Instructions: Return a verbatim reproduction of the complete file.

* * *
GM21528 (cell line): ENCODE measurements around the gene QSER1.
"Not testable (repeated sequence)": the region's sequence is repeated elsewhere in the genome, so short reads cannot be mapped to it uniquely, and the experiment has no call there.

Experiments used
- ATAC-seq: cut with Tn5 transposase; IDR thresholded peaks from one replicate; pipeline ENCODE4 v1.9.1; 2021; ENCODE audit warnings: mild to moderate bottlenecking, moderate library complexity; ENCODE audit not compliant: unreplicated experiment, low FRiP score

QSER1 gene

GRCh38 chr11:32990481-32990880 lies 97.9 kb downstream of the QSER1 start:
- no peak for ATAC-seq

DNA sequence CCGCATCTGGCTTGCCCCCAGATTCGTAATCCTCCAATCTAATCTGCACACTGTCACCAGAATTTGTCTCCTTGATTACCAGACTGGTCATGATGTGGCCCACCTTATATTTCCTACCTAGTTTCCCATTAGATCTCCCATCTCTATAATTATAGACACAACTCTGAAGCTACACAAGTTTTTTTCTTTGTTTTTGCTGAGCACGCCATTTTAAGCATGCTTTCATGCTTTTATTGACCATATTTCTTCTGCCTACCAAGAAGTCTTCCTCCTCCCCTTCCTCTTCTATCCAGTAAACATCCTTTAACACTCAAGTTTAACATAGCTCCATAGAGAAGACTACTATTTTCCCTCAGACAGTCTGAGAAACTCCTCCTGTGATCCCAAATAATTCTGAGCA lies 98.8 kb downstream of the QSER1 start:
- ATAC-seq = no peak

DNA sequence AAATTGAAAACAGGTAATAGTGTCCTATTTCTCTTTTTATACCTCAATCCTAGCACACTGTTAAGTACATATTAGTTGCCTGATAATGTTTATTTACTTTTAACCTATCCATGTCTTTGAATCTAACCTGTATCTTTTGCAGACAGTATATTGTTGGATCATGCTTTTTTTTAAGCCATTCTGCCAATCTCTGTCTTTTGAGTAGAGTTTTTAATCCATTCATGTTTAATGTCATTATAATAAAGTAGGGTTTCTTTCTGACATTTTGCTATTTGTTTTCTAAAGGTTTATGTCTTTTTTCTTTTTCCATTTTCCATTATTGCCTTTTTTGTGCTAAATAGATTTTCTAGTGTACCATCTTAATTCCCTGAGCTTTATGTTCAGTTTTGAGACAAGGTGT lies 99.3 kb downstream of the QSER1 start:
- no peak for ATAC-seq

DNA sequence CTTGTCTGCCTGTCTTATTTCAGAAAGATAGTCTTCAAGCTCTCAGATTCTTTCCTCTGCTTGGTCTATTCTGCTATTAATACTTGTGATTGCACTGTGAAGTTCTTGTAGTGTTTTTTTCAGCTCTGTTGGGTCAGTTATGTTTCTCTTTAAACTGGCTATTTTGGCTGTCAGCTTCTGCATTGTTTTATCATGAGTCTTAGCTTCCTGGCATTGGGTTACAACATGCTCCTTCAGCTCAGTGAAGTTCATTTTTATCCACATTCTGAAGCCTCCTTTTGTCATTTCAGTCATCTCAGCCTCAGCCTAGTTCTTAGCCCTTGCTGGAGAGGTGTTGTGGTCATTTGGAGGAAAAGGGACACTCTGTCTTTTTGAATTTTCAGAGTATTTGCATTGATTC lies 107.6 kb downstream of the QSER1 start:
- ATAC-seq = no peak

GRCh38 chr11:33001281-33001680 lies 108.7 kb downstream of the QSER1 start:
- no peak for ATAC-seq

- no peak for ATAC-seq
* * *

GM21528 (cell line): ENCODE measurements around the gene QSER1.
"Not testable (repeated sequence)": the region's sequence is repeated elsewhere in the genome, so short reads cannot be mapped to it uniquely, and the experiment has no call there.

Experiments used
- ATAC-seq: cut with Tn5 transposase; IDR thresholded peaks from one replicate; pipeline ENCODE4 v1.9.1; 2021; ENCODE audit warnings: mild to moderate bottlenecking, moderate library complexity; ENCODE audit not compliant: unreplicated experiment, low FRiP score

QSER1 gene

GRCh38 chr11:32990481-32990880 lies 97.9 kb downstream of the QSER1 start:
- no peak for ATAC-seq

DNA sequence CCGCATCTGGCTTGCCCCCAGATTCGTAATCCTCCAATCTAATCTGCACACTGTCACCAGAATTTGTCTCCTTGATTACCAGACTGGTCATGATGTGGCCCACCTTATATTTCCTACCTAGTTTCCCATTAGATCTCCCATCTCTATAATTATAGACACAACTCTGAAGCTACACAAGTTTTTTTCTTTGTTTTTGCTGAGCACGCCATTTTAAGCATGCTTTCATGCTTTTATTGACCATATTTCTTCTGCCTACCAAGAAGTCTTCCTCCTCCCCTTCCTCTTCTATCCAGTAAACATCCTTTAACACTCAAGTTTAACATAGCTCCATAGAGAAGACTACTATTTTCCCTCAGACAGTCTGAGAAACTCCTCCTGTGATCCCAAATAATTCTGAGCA lies 98.8 kb downstream of the QSER1 start:
- ATAC-seq = no peak

DNA sequence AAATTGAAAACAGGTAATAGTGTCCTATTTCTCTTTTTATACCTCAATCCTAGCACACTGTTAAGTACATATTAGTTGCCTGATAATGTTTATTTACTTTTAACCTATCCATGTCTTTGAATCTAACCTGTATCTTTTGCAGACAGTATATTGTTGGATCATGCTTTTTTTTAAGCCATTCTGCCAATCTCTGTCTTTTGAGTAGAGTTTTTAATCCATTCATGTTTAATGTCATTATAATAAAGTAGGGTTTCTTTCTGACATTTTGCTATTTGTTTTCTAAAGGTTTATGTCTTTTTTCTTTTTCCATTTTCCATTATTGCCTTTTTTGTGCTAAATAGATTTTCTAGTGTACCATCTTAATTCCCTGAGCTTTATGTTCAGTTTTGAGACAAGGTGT lies 99.3 kb downstream of the QSER1 start:
- no peak for ATAC-seq

DNA sequence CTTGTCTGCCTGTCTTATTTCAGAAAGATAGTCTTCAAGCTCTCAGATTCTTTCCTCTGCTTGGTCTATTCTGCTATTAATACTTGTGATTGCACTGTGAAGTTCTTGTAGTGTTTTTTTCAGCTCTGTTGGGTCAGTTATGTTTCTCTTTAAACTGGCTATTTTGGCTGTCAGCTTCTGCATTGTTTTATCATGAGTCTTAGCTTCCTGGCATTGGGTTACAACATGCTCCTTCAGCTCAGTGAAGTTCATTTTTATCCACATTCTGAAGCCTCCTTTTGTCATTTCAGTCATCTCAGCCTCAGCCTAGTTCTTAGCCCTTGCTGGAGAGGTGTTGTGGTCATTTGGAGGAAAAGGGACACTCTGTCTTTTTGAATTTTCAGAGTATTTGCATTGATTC lies 107.6 kb downstream of the QSER1 start:
- ATAC-seq = no peak

GRCh38 chr11:33001281-33001680 lies 108.7 kb downstream of the QSER1 start:
- no peak for ATAC-seq

- no peak for ATAC-seq